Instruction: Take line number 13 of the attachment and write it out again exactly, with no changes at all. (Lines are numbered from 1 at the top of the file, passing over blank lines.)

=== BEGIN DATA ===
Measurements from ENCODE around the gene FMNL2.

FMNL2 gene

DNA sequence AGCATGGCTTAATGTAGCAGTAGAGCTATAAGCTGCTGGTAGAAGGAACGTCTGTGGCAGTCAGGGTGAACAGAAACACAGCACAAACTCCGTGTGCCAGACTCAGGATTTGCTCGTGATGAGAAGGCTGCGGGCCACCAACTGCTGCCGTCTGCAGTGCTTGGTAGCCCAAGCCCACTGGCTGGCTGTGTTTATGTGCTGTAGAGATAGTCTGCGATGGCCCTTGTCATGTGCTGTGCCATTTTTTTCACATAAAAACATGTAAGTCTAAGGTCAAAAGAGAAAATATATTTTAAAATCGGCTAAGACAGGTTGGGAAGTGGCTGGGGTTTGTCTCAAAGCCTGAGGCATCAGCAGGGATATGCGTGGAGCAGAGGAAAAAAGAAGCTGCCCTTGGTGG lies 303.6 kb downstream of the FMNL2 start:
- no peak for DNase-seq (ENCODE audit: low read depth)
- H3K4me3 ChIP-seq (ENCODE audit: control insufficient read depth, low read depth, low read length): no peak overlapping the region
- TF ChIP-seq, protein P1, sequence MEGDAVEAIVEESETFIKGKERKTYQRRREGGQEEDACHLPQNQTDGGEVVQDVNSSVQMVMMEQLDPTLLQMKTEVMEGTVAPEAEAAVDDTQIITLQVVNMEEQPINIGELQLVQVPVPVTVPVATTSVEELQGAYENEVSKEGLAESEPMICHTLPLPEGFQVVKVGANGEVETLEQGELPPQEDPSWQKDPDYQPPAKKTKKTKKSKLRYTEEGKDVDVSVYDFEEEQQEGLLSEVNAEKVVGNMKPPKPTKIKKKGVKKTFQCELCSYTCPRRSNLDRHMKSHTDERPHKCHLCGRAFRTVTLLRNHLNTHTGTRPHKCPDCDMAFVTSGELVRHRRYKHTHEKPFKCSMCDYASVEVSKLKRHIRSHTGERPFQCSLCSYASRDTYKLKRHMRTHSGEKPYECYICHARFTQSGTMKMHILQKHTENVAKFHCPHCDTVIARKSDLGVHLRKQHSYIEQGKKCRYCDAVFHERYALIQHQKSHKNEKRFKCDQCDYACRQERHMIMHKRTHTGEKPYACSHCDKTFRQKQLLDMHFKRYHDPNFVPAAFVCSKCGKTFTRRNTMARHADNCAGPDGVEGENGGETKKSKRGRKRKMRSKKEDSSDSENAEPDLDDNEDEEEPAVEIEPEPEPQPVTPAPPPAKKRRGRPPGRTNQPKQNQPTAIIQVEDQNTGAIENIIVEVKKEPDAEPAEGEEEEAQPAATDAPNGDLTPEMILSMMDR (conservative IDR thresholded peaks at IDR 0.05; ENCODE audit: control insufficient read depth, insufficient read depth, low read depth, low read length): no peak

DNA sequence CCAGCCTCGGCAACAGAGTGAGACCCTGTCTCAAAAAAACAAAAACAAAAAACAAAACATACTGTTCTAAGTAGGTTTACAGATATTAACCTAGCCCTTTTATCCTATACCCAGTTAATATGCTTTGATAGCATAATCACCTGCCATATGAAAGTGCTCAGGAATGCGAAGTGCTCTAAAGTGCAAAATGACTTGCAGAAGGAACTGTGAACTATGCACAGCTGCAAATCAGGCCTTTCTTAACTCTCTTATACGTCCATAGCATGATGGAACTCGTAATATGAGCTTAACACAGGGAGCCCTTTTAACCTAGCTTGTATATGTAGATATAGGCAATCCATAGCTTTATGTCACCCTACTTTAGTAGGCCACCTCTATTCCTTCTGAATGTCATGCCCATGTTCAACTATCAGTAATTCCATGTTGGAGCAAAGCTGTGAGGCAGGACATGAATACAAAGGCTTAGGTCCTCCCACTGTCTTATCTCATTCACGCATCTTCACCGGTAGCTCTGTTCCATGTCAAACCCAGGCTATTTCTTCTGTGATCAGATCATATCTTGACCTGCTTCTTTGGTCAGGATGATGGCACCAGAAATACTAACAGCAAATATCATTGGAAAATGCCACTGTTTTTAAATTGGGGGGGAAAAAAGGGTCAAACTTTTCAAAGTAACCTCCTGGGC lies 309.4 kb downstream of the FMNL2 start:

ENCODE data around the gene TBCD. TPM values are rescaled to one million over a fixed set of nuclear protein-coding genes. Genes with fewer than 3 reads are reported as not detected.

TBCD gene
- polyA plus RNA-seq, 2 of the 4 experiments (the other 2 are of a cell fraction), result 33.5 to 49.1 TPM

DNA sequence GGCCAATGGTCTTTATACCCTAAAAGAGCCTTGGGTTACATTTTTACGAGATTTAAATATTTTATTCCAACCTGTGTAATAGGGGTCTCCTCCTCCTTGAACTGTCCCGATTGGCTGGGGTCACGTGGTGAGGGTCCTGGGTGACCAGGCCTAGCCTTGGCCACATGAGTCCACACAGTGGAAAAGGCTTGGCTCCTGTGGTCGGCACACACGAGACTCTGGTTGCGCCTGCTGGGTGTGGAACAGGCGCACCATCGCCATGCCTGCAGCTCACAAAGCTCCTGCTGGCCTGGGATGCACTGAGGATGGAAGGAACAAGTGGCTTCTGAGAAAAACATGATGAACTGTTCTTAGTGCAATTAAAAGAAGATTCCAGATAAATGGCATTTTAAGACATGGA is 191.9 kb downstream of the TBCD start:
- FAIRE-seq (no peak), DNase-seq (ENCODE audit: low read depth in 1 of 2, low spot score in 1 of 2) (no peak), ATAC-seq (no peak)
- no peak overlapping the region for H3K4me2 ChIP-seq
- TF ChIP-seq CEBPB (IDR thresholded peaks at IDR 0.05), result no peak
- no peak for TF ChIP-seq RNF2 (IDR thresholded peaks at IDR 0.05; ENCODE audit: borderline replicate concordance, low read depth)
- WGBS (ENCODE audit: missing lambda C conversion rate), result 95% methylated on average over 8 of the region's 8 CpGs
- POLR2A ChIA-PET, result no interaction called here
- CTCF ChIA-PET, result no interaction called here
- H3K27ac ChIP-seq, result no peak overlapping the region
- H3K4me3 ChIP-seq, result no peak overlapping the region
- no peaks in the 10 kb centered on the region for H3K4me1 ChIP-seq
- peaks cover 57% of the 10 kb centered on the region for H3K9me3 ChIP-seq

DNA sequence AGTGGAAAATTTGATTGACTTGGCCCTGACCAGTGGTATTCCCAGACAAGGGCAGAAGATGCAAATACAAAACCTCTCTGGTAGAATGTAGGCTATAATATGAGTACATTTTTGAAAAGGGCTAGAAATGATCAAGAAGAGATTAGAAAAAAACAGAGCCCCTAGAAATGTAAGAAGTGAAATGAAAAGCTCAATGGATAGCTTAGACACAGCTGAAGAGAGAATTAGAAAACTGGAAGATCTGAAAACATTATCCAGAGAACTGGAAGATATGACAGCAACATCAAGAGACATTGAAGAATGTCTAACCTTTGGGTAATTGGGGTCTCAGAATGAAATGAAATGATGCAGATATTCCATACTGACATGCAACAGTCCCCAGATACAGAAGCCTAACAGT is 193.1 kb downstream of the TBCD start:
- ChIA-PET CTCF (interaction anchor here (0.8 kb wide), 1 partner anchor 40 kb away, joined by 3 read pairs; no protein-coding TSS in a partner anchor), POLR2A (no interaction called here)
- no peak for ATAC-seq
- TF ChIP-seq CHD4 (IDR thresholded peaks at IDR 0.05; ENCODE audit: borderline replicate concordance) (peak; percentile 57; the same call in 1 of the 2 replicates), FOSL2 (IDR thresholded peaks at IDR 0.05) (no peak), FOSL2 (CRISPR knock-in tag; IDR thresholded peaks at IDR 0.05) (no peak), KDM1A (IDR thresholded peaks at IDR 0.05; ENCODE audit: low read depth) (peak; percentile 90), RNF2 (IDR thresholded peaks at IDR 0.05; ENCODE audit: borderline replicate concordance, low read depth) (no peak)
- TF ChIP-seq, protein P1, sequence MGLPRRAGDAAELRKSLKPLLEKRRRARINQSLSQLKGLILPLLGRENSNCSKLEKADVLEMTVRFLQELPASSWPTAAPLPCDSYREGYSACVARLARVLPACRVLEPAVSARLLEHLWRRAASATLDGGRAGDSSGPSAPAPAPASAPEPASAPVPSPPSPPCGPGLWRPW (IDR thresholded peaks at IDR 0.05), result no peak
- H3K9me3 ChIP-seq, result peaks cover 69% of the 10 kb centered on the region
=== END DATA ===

- no peak overlapping the region for H3K4me2 ChIP-seq